Attorney Dale Preiser issued a statement saying that the “use of drive stun to gain compliance is permitted under federal and Georgia law.”

Stewart said that he would file a lawsuit against the city this week.

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Filed under: politics police georgia 
August 27, 2014
"Every person of color in this country has faced an indignity, from the ridiculous, to the grotesque, to the sometimes fatal, at some point in—I’m gonna say the last couple of hours—because of their skin color. We live in New York City, a “liberal bastion.” Recently we sent a producer and a correspondent to a building in this liberal bastion. The producer—White—dressed in what can only be described as homeless elf attire, and a pretty strong 5 o’clock-from-the-previous-week shadow, strode confidently into the building, preceding our humble correspondent—a gentleman of color—dressed resplendently in a tailored suit. Who do you think was stopped? Let me give you a hint: the Black guy. And that shit happens all the time. All of it. Race is there, and it is constant. And you’re tired of hearing about it? Imagine how exhausting it must be living it."

John Stewart

August 27, 2014
"Economists’ consensus estimate is that open borders would roughly double world GDP, enough to virtually eliminate global poverty."

Bryan Caplan

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Filed under: politics immigration 
August 26, 2014
Mr. Rogers makes us all look terrible.
WHYY Media

Mr. Rogers makes us all look terrible.

WHYY Media

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Filed under: mr. rogers 
August 26, 2014
awwww-cute:

Patrick the Wombat! World’s oldest living wombat

LTMC: I had no idea wombats could get this big.

awwww-cute:

Patrick the Wombat! World’s oldest living wombat

LTMC: I had no idea wombats could get this big.

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Filed under: animals wombats 
August 26, 2014
Miley Cyrus' VMA Date, Jesse Helt, Is Wanted in Oregon - NBC News

I hate headlines like this.  The kid pled guilty to misdemeanor trespass and criminal mischief, and did his time.  He hasn’t done anything since except miss a meeting with his probation officer.  There’s plenty of people with unpaid parking tickets who are also “wanted” by the state, but we’re not assassinating their character on national news websites.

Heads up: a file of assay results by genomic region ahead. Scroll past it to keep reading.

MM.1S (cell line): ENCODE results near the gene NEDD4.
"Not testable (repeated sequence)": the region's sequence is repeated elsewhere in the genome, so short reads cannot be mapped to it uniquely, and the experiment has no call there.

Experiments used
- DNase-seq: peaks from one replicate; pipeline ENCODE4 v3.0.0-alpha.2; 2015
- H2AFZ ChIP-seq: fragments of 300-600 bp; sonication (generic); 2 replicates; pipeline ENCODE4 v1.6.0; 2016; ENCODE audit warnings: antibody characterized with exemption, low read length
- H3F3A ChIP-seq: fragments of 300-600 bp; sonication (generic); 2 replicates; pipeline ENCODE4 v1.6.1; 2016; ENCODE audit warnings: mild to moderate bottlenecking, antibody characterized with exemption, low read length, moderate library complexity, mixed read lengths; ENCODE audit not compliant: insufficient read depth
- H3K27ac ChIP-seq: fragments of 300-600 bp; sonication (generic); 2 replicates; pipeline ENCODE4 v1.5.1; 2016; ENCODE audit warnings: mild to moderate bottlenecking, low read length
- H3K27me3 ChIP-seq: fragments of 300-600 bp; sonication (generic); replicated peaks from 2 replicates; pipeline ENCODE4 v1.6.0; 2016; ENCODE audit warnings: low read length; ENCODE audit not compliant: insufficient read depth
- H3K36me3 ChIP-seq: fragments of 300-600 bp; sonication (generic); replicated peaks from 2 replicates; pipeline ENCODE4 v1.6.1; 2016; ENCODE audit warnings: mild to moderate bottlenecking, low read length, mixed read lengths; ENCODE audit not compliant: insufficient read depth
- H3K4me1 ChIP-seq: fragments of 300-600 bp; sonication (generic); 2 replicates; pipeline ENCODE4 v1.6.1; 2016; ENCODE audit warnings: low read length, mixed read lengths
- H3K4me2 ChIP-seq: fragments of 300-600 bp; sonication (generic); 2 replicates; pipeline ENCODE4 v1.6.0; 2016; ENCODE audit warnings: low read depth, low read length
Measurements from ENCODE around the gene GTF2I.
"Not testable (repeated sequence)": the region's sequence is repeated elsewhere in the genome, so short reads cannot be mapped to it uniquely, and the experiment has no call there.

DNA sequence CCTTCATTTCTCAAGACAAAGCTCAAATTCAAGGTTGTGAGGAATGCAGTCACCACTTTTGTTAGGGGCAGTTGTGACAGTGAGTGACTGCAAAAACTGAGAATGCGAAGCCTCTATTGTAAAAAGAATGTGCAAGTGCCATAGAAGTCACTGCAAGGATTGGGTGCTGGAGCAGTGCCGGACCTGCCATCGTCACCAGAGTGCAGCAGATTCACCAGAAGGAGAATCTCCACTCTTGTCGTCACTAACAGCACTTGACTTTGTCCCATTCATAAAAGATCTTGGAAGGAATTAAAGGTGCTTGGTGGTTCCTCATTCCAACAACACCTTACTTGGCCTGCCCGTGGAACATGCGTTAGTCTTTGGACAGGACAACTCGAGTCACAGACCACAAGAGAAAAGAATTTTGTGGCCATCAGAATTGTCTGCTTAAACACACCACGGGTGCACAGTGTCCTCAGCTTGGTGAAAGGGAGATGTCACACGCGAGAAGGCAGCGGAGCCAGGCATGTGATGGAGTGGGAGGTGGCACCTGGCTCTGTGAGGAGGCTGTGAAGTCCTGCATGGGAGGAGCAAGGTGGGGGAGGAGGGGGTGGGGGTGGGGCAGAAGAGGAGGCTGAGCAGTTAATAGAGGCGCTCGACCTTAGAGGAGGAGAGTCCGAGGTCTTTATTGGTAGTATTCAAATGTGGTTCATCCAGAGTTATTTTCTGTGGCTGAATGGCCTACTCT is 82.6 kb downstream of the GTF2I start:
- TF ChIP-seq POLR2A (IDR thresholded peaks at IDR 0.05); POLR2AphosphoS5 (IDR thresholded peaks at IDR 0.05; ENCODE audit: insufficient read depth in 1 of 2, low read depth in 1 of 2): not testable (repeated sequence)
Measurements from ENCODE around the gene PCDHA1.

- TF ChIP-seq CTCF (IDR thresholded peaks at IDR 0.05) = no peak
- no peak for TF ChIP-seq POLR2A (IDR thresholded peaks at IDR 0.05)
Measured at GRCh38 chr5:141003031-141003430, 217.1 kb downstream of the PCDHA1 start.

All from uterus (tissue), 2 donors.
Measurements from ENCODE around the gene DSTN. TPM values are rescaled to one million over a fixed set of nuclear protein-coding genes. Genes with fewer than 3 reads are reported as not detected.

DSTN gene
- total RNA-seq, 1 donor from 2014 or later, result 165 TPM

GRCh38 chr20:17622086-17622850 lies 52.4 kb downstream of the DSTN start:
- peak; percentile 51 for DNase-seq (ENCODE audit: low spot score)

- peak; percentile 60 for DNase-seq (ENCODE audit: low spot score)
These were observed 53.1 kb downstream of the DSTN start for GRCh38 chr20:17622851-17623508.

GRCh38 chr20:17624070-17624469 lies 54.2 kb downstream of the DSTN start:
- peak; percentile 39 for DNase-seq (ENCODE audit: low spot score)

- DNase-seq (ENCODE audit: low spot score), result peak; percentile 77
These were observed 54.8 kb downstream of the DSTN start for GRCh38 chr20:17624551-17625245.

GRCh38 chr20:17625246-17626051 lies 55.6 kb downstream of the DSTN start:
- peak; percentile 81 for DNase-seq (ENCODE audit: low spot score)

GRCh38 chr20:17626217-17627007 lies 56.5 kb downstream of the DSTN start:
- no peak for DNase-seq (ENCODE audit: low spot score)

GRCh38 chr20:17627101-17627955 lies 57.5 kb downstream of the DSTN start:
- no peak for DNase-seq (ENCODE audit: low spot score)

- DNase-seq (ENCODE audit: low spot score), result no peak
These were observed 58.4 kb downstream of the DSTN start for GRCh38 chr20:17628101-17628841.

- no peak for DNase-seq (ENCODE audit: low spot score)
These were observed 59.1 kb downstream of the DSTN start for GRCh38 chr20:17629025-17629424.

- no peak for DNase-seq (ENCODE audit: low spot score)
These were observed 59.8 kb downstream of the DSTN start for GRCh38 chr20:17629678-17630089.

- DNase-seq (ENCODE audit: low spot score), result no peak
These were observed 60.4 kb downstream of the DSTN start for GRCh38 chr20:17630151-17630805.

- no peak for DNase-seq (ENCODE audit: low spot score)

August 25, 2014
Israelis on Facebook wish death for Holocaust survivors against ‘Protective Edge’ | +972 Magazine

From the article:

The fact that there are Jews who can say this about other Jews—particularly Jews who actually endured what is generally regarded as the most catastrophic event in Jewish history—will never cease to cause me to shake my head.

August 25, 2014
Handcuffed Black Youth Killed Himself, Says Coroner - NBC News

Victor White was patted down twice, hands cuffed behind his back, yet somehow, he still managed to produce a gun in the back of a police cruiser and shoot himself in the back, according to the police report.  The coroner’s report contradicts the police report, and says he shot himself in the chest.  Nonetheless, the coroner still ruled it a suicide, because it was possible that due to his “body habitus,” Victor White could have theoretically manipulated a gun and shot himself from the front.  White’s hands were never tested for gunpowder residue.  What a surprise.

This may actually be the most facially suspect police report and autopsy I’ve ever seen.  The parents should bring a § 1983 claim.  There’s more than enough evidence here for a jury to award damages.  There’s a clear 4th amendment excessive force claim to be made here, a 14th amendment Due Process claim, and also potentially an 8th amendment “cruel & unusual” claim as well.  So qualified immunity won’t prevent the suit from going forward.